One of just two new major shopping centers in the U.S. this year is now open on Route 1 in Dedham.
It’s a recession-era rarity liable to make drivers on Providence Highway do a double-take: the opening of a major shopping center. Legacy Place is just one of two major retail centers opening in the U.S. this year, according to the International Council of Shopping Centers. The number of new major retail center openings declined from 10 in 2007 to seven in 2008.
The 675,000-square-foot Dedham property is 93-percent leased, an impressive achievement given the retail sector’s woes. Anchor stores include Whole Foods Market, L.L. Bean, Borders and National Amusements’ Cinema de Lux.
“We weren’t going for something that was extremely upscale,” said David Fleming, marketing director of owner WS Development of Newton. “In this economy, we were looking for tenants that sold quality merchandise, but were approachable and a reasonable price point.”
WS Development secured most of the leases before the recession crippled many retailers’ store expansions. Only a handful of tenants, such as Benihana’s new RA Sushi Bar concept, backed out.
Legacy Place is opening on a gradual basis through next spring. Ten stores are now open, and about 45 percent of the tenants will be in business by the end of August, Fleming said.
A new Whole Foods Market store opens Sept. 2. The 60,000-square-foot store will be the Austin, Texas-based organic grocer’s largest in New England, and it will include a 225-seat cafe.
WS Development reached out to some local companies to fill key storefronts. Burger bar B. Good, which has four locations in the Boston area, will open its fifth store at Legacy Place.
Betty Riaz, owner of the Stil boutiques in Boston and Newton, will bring a yoga-influenced concept to Dedham.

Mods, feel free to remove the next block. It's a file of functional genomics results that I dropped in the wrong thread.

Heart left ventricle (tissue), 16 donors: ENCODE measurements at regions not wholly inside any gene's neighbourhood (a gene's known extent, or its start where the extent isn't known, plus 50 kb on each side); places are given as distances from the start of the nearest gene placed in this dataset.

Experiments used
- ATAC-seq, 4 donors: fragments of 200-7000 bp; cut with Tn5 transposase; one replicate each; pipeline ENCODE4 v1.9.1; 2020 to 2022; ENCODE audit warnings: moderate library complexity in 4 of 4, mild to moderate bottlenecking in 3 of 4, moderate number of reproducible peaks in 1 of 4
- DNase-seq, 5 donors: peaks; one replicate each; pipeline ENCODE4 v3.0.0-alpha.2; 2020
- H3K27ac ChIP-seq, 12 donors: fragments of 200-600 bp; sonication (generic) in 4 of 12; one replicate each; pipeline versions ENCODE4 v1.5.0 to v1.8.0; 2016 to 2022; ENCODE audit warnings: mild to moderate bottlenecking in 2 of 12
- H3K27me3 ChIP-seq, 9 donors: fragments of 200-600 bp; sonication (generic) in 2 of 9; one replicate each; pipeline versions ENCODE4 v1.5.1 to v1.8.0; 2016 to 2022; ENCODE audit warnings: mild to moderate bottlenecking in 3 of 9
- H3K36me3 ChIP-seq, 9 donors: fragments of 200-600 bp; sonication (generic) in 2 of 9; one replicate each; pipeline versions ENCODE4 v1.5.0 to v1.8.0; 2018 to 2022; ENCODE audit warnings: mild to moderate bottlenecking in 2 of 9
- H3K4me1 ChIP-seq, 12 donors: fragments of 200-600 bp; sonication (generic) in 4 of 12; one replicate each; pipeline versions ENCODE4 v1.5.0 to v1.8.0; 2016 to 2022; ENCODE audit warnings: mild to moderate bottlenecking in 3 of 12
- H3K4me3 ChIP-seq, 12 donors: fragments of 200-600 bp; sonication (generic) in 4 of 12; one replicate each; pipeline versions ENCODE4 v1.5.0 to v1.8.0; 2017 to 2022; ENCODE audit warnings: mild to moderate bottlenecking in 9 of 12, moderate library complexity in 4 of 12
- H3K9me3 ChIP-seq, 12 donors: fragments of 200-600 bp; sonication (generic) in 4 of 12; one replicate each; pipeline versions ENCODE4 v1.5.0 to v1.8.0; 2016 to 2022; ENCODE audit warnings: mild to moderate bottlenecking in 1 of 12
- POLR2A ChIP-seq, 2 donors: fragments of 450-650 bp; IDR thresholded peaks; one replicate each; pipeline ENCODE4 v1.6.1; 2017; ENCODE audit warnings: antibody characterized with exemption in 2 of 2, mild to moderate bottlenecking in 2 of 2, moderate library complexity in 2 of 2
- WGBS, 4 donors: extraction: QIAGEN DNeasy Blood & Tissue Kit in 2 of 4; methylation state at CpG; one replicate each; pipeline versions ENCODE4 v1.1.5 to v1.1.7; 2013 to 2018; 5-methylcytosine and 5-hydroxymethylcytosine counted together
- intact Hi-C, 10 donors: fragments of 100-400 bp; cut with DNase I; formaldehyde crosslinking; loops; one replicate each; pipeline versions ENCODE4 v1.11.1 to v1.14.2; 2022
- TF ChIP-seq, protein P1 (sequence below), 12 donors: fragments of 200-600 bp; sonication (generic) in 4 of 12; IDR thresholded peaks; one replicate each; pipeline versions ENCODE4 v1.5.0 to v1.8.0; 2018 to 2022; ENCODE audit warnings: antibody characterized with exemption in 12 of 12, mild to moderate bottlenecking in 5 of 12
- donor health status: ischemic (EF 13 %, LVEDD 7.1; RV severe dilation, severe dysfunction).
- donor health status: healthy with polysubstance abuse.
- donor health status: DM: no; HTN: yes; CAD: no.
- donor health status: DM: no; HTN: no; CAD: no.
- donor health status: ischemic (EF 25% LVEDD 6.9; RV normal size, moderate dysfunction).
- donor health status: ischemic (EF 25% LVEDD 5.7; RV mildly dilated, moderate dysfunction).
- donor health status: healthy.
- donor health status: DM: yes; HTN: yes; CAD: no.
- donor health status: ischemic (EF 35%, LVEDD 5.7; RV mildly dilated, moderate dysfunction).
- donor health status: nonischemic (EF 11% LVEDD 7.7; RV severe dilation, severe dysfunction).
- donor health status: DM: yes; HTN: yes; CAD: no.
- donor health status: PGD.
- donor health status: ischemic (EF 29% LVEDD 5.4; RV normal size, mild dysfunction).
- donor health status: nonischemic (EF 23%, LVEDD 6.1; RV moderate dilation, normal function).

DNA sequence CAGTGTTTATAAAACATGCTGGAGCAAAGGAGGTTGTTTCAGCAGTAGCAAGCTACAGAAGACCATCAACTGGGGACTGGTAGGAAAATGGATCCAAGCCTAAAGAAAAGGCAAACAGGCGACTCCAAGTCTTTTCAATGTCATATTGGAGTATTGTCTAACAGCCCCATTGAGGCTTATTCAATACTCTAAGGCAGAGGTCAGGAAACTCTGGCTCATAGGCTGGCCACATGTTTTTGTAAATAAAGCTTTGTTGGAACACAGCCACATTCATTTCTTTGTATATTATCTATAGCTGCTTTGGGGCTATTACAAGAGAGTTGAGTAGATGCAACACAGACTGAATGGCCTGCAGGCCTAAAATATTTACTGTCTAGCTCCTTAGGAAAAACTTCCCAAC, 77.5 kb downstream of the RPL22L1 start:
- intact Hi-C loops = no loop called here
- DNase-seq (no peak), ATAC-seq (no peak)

San Francisco-based Williams-Sonoma, another new lessee, committed to Dedham after closing its store at Braintree’s South Shore Plaza in February.
Legacy Place will contain about 10 restaurants, the first of which, Asian bistro P.F. Chang’s, opened last week. Many of the eateries will have outdoor seating.
Boston nightclub bigwig Patrick Lyons has signed a lease and is considering an Irish-themed pub for the location.
Construction continued at the site this week even as shoppers explored the first stores. Open-air lifestyle centers cost more to build than traditional strip malls because they use more expensive building materials and extensive landscaping. More than 4,000 trees, shrubs and plants dot the 38-acre parcel.
Cambridge architectural firm Prellwitz Chilinski Associates designed storefronts with varying heights and different materials from brick to cast stone, to give the center the look of a neighborhood that grew over time. In fact, construction has taken just a year-and-a-half.
The center has parking for 2,800 vehicles, including 1,940 that are contained in a three-story garage above a row of storefronts.
WS Development built Legacy Place in a partnership with theater chain National Amusements, whose headquarters had been located on the site, which is near Route 128. National Amusements moved its headquarters operation to Norwood last year.
A 15-screen Cinema de Lux, National Amusements’ high-end theater concept that includes stadium seating and restaurants, will open Aug. 28 at Legacy Place.
Steve Adams may be reached at email@example.com.